You are currently viewing Humans Crave Connectivity
Brent Knight, CSP; President of ISS, Inc.

There is a lot of talk about human connectivity in our post-Covid world. Prior to Covid, we mostly met in person, but that has been replaced by working remotely and meeting via video conference. Many love the freedom of a hybrid workplace but some truly hate it.

Human connectivity is paramount to our psyche. According to Abraham Maslow’s hierarchy of needs, human needs, often depicted as hierarchical levels within a pyramid, from the bottom of the hierarchy upwards, include physiological (food and clothing), safety (job security), love and belonging needs (friendship), esteem, and self-actualization. Human connectivity falls in the love and belonging category, which is only eclipsed by physiological and safety needs, needs for survival.

I am of the opinion that love and belonging are what drive happiness in humans. We are very social creatures by nature, and I feel that when that sense of love and belonging is taken away, we can become something different. For me as a leader, a lack of human connectivity is the single greatest challenge or obstacle in business today.

Here is an example. Over the past few years, I have developed a great relationship with our bank. I have a good rapport with the primary folks who help with our business accounts and am very pleased with their servant approach to their clients. It dawned on me that it might be great to get them out of the office and spend some time away from the business setting, so I took the two of them fishing. As a result, we developed a heightened level of human connectivity and in a short period of time, I was able to develop a much deeper and meaningful relationship with both. A very small investment in time to build a deeper and lasting relationship. I would say that this was a great use of my time.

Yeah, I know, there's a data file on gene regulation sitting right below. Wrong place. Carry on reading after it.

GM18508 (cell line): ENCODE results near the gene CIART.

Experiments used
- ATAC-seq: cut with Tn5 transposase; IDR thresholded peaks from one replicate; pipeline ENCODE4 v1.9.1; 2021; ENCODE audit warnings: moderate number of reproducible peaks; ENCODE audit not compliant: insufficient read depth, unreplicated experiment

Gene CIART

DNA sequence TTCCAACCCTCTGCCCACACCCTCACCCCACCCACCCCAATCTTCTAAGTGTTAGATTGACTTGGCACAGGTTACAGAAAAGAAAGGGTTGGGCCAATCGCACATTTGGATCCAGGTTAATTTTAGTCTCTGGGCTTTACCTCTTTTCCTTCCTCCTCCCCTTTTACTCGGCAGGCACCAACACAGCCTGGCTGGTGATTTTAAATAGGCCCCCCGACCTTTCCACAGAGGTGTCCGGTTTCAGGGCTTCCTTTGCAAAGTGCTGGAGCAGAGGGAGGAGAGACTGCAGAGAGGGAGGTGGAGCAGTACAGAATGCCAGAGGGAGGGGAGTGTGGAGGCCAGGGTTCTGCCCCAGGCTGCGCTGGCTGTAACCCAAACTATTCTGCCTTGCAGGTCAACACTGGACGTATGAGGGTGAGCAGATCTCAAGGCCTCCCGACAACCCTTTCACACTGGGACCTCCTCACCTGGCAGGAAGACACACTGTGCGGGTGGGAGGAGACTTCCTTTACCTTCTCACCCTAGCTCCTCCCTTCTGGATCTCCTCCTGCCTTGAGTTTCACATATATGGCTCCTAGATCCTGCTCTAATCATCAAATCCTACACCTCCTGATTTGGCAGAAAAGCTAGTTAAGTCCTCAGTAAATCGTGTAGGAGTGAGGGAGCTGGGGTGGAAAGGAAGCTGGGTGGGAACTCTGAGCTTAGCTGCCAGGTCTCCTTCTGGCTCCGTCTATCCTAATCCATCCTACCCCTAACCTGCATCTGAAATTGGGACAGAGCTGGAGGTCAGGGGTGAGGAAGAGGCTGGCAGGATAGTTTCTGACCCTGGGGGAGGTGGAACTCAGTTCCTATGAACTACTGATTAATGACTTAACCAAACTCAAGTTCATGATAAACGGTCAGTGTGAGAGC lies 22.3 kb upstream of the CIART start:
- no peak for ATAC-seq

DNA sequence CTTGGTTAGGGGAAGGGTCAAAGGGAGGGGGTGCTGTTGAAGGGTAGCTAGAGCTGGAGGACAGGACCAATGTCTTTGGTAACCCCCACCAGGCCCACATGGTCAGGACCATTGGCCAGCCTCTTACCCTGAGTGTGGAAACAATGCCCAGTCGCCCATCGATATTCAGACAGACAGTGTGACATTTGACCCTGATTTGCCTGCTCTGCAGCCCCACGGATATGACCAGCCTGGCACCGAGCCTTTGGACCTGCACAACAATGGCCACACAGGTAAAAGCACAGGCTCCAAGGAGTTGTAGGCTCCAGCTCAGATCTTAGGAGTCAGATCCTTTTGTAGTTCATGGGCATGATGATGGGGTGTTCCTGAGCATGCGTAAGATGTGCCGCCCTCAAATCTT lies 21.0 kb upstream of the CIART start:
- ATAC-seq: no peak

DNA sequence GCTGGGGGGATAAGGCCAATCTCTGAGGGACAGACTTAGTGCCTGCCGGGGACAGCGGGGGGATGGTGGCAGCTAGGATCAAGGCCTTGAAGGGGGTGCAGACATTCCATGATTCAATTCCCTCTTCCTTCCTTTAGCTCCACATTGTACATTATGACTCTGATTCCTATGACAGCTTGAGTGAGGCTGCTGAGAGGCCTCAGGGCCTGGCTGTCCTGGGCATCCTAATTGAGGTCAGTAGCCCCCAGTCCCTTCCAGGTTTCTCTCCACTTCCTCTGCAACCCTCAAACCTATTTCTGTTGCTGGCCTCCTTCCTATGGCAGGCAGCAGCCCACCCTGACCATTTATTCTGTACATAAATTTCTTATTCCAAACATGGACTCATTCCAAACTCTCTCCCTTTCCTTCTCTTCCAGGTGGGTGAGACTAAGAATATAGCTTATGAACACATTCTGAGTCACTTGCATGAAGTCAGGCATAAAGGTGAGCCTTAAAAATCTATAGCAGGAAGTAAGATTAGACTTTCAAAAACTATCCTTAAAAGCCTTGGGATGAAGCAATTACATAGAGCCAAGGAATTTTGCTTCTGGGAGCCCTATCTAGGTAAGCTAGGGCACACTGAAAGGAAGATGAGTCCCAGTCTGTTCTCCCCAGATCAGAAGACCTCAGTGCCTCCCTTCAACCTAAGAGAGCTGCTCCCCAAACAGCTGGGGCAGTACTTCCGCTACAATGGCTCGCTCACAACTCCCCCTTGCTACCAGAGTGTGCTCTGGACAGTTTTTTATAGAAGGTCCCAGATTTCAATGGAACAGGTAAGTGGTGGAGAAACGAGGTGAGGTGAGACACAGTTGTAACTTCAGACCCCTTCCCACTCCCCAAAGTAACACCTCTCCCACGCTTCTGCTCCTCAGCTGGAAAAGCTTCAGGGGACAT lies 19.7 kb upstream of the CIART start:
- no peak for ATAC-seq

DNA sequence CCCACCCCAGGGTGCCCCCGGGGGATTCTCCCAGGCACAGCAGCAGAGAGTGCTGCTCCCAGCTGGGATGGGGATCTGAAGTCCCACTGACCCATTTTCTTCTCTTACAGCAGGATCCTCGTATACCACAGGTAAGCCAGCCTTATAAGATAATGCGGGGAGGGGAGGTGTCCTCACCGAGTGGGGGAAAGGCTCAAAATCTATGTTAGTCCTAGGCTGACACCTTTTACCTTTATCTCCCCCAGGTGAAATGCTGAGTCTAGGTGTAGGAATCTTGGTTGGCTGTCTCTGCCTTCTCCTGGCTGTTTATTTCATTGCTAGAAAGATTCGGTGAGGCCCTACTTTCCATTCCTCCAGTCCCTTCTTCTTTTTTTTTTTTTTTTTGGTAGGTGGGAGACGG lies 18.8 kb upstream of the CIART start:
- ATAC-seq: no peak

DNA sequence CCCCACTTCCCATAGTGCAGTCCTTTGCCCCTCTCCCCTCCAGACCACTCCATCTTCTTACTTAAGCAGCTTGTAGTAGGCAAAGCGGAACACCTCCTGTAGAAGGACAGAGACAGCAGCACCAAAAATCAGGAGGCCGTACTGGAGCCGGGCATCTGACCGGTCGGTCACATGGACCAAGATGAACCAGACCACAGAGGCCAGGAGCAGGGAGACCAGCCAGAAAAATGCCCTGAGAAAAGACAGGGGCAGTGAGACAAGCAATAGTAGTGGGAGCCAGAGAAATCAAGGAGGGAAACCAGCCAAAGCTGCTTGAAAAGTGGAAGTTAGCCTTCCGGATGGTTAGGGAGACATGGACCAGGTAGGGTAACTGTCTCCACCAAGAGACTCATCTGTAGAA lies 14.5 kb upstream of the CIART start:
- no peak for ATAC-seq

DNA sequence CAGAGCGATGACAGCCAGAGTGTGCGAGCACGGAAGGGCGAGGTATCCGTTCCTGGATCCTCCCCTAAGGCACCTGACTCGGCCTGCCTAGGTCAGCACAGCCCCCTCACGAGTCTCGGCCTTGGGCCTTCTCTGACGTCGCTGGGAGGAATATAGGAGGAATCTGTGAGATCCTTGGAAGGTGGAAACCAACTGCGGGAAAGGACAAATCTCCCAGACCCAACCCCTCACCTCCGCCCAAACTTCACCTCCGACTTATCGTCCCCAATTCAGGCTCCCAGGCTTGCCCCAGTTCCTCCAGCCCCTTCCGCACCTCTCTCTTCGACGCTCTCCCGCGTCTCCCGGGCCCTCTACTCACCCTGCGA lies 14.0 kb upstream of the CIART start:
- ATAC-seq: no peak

Human connectivity can be easily overlooked, and it takes work. I think that the “work” part is what is driving so many people to not put in the effort. I am seeing this across the board from volunteer organizations to safety groups and it is alarming. The one common thread that I have observed in my 30 years in the safety profession is relationships and connectivity. Without them, it feels that business is not as rewarding, and relationships are sterile.

Join me in focusing on connectivity. It is important and it starts with each of us. The rewards are immeasurable.